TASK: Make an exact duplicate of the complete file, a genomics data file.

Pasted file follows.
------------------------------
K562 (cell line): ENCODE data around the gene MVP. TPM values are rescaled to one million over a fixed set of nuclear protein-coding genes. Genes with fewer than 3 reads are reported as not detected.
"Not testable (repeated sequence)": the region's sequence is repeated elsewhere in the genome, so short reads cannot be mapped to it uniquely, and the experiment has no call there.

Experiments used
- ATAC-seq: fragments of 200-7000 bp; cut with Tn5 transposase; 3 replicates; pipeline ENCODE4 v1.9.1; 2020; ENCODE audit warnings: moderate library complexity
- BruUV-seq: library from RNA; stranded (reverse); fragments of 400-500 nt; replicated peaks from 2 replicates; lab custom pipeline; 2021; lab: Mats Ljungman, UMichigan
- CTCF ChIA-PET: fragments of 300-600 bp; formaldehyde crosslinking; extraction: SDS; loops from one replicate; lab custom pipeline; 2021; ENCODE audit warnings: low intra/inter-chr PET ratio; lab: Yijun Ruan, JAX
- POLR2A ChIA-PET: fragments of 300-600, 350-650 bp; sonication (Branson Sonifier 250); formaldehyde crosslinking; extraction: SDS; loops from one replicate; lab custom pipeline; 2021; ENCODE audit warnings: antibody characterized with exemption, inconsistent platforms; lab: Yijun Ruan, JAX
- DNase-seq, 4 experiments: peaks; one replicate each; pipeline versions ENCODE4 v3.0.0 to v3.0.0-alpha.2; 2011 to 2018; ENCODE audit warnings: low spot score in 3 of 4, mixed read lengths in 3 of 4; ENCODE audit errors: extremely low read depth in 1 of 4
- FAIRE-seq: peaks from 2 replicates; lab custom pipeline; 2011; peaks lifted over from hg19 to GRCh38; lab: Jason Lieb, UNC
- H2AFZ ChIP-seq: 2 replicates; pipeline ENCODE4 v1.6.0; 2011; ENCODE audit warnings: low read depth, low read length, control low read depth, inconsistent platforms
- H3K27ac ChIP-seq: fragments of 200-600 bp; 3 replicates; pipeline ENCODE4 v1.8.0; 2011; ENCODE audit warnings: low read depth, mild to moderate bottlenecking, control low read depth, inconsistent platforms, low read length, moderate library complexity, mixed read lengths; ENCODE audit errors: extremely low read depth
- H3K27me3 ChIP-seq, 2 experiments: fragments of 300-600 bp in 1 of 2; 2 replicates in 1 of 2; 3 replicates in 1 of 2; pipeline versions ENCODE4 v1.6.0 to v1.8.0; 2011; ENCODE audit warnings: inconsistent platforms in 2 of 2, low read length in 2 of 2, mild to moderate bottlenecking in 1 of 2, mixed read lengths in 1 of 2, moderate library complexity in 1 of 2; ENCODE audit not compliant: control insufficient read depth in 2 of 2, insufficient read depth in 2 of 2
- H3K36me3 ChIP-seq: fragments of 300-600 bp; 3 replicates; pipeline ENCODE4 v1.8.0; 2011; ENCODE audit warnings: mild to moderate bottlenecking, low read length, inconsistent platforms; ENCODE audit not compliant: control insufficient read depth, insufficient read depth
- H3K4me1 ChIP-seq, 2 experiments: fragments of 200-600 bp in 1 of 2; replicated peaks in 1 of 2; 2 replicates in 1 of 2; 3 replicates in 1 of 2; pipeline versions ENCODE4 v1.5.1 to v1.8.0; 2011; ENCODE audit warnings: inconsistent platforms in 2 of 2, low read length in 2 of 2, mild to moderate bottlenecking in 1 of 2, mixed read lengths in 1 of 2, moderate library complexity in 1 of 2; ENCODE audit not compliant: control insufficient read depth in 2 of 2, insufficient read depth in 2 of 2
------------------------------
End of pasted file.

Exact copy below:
K562 (cell line): ENCODE data around the gene MVP. TPM values are rescaled to one million over a fixed set of nuclear protein-coding genes. Genes with fewer than 3 reads are reported as not detected.
"Not testable (repeated sequence)": the region's sequence is repeated elsewhere in the genome, so short reads cannot be mapped to it uniquely, and the experiment has no call there.

Experiments used
- ATAC-seq: fragments of 200-7000 bp; cut with Tn5 transposase; 3 replicates; pipeline ENCODE4 v1.9.1; 2020; ENCODE audit warnings: moderate library complexity
- BruUV-seq: library from RNA; stranded (reverse); fragments of 400-500 nt; replicated peaks from 2 replicates; lab custom pipeline; 2021; lab: Mats Ljungman, UMichigan
- CTCF ChIA-PET: fragments of 300-600 bp; formaldehyde crosslinking; extraction: SDS; loops from one replicate; lab custom pipeline; 2021; ENCODE audit warnings: low intra/inter-chr PET ratio; lab: Yijun Ruan, JAX
- POLR2A ChIA-PET: fragments of 300-600, 350-650 bp; sonication (Branson Sonifier 250); formaldehyde crosslinking; extraction: SDS; loops from one replicate; lab custom pipeline; 2021; ENCODE audit warnings: antibody characterized with exemption, inconsistent platforms; lab: Yijun Ruan, JAX
- DNase-seq, 4 experiments: peaks; one replicate each; pipeline versions ENCODE4 v3.0.0 to v3.0.0-alpha.2; 2011 to 2018; ENCODE audit warnings: low spot score in 3 of 4, mixed read lengths in 3 of 4; ENCODE audit errors: extremely low read depth in 1 of 4
- FAIRE-seq: peaks from 2 replicates; lab custom pipeline; 2011; peaks lifted over from hg19 to GRCh38; lab: Jason Lieb, UNC
- H2AFZ ChIP-seq: 2 replicates; pipeline ENCODE4 v1.6.0; 2011; ENCODE audit warnings: low read depth, low read length, control low read depth, inconsistent platforms
- H3K27ac ChIP-seq: fragments of 200-600 bp; 3 replicates; pipeline ENCODE4 v1.8.0; 2011; ENCODE audit warnings: low read depth, mild to moderate bottlenecking, control low read depth, inconsistent platforms, low read length, moderate library complexity, mixed read lengths; ENCODE audit errors: extremely low read depth
- H3K27me3 ChIP-seq, 2 experiments: fragments of 300-600 bp in 1 of 2; 2 replicates in 1 of 2; 3 replicates in 1 of 2; pipeline versions ENCODE4 v1.6.0 to v1.8.0; 2011; ENCODE audit warnings: inconsistent platforms in 2 of 2, low read length in 2 of 2, mild to moderate bottlenecking in 1 of 2, mixed read lengths in 1 of 2, moderate library complexity in 1 of 2; ENCODE audit not compliant: control insufficient read depth in 2 of 2, insufficient read depth in 2 of 2
- H3K36me3 ChIP-seq: fragments of 300-600 bp; 3 replicates; pipeline ENCODE4 v1.8.0; 2011; ENCODE audit warnings: mild to moderate bottlenecking, low read length, inconsistent platforms; ENCODE audit not compliant: control insufficient read depth, insufficient read depth
- H3K4me1 ChIP-seq, 2 experiments: fragments of 200-600 bp in 1 of 2; replicated peaks in 1 of 2; 2 replicates in 1 of 2; 3 replicates in 1 of 2; pipeline versions ENCODE4 v1.5.1 to v1.8.0; 2011; ENCODE audit warnings: inconsistent platforms in 2 of 2, low read length in 2 of 2, mild to moderate bottlenecking in 1 of 2, mixed read lengths in 1 of 2, moderate library complexity in 1 of 2; ENCODE audit not compliant: control insufficient read depth in 2 of 2, insufficient read depth in 2 of 2